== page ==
With an eye toward giving its SWAT team a less menacing look, the Minneapolis Police Department's tactical unit will soon trade in their Army green uniforms for more traditional police-colored threads.
Department spokesman Scott Seroka stressed that the unit is "not eliminating any necessary equipment, only changing its color." Still, he acknowledged the change as only one aspect.
"Understandably, the equipment which the SWAT team carries is tactical in appearance and necessary for their job, so changing the color alone may not fully change perception," he said.
SWAT uniforms and equipment will switch from an olive green to dark blue in an attempt to soften the unit's image amid an ongoing national debate about the militarization of local police departments.
Officials hope the change will "address public perception of the militarized look," Cmdr. Scott Gerlicher said in a memo to SWAT team members on Monday.
The change was among the recommendations made by President Obama's Task Force on 21st Century Policing, created after several unarmed black men were killed by white police officers. It suggested that police could "minimize confrontation" by wearing "soft look" uniforms and "having officers remove riot gear as soon as practical, and maintaining open postures."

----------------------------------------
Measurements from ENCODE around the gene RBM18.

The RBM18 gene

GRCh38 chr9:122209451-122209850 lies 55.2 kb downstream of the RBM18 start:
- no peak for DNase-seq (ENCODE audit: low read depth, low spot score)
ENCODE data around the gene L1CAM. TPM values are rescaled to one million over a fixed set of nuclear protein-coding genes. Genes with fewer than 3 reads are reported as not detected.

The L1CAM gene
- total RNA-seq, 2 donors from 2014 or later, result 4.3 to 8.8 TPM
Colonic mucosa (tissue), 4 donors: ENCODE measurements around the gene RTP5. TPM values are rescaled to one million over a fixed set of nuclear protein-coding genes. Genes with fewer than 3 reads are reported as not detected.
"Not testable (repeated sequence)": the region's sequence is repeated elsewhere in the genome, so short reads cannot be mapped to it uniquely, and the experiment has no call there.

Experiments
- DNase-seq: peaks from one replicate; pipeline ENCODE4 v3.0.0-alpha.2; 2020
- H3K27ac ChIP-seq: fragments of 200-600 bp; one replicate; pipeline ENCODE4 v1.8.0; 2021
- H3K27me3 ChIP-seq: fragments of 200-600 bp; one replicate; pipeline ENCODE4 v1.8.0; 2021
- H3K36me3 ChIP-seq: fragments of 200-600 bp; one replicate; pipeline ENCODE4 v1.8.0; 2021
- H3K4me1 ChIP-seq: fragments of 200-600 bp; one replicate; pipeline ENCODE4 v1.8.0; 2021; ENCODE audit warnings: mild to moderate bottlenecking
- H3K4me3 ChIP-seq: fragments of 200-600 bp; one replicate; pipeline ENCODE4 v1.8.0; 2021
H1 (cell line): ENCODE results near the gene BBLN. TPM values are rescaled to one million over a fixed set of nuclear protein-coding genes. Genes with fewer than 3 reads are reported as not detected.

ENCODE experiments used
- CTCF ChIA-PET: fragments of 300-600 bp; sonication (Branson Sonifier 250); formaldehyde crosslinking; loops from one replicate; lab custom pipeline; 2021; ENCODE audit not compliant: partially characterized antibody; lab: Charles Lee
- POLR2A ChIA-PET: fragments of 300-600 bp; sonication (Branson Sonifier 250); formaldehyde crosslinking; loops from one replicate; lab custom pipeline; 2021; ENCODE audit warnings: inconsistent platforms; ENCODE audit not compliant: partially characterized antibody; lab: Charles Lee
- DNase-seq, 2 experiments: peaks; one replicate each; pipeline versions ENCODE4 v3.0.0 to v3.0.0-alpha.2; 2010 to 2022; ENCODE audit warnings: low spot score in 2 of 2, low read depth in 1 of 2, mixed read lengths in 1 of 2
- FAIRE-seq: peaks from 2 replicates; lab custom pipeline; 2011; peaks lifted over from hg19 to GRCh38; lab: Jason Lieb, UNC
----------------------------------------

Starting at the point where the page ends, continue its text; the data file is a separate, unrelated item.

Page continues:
The uniform switch's $50,000 cost will be paid out of the department's general fund, officials said.
"Recently, there has been concern voiced by the community, especially at a national level, about the militarized look of SWAT teams, largely based on the military green color of the SWAT uniforms and gear," Seroka said.
"Changing the color of clothing and equipment worn by our SWAT team to a dark navy blue is more consistent with 'traditional' police uniform and equipment colors."
Camouflage and so-called "OD green" uniforms have fallen out of favor among other big-city tactical units, said Lt. Bob Kroll, president of the Police Officers Federation of Minneapolis.
Other equipment assigned to the unit, Kroll said, including the BearCat armored vehicle, will eventually be repainted — likely black.
"That's been kind of a push for a lot of major cities, so they don't mimic the military," Kroll said. "It's more of the softer touch, warm fuzzies they want to give everybody."